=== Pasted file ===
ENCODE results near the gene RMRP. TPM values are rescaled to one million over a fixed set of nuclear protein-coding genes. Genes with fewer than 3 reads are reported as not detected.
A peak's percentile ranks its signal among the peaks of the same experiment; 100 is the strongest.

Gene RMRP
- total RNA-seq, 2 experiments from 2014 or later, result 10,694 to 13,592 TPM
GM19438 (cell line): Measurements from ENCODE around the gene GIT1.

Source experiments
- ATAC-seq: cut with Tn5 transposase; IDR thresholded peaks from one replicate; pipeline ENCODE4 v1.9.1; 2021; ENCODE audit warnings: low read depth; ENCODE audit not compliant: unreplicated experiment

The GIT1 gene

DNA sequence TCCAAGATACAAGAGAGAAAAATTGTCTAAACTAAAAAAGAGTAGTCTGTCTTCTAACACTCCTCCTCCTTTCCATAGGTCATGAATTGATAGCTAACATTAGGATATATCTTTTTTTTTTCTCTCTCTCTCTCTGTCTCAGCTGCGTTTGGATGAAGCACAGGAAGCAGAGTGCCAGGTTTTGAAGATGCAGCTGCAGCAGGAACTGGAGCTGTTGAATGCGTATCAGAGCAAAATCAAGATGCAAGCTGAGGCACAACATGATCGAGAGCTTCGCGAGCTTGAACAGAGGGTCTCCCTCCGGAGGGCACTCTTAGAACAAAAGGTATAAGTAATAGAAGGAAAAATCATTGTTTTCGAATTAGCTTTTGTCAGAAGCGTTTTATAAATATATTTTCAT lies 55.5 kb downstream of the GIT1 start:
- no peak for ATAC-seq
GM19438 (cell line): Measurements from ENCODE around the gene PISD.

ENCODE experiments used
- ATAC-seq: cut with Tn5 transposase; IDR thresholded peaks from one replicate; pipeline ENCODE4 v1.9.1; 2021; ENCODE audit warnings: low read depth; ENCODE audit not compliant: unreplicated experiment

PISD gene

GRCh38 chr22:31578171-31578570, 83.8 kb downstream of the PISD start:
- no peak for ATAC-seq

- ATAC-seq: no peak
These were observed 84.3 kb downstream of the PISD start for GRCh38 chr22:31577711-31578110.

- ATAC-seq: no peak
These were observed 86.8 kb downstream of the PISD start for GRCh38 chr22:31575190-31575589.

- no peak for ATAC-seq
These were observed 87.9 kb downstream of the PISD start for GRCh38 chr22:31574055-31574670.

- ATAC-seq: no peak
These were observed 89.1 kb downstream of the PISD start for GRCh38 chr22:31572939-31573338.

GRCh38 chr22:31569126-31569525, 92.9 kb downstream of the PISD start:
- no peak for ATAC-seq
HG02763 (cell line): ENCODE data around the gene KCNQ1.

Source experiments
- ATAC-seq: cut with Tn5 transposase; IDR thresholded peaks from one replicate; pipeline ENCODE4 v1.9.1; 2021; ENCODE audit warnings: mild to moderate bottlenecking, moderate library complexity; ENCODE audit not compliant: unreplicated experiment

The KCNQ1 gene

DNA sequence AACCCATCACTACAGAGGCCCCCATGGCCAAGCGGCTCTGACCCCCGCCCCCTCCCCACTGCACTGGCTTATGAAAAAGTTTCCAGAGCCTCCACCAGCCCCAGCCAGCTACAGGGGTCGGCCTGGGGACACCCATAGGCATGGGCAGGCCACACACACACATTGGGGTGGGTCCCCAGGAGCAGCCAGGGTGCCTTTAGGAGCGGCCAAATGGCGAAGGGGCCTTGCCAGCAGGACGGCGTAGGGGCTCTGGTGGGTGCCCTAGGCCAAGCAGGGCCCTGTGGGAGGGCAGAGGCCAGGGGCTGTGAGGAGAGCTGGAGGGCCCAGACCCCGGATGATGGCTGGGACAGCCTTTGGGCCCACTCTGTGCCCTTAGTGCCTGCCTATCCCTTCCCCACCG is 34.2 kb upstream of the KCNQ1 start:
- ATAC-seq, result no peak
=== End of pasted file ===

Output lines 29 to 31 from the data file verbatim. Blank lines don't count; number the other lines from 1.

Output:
- ATAC-seq: cut with Tn5 transposase; IDR thresholded peaks from one replicate; pipeline ENCODE4 v1.9.1; 2021; ENCODE audit warnings: mild to moderate bottlenecking, moderate library complexity; ENCODE audit not compliant: unreplicated experiment

The KCNQ1 gene

DNA sequence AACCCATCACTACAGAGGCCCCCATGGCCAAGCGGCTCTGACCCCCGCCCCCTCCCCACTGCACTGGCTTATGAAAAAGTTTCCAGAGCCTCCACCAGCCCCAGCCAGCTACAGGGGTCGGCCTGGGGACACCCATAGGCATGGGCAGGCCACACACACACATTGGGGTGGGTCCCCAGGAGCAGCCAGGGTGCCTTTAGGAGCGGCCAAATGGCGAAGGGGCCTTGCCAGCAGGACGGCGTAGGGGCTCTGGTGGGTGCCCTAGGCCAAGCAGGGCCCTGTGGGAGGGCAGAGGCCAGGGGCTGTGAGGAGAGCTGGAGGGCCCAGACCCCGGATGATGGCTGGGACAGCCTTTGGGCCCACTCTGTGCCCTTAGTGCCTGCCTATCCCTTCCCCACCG is 34.2 kb upstream of the KCNQ1 start: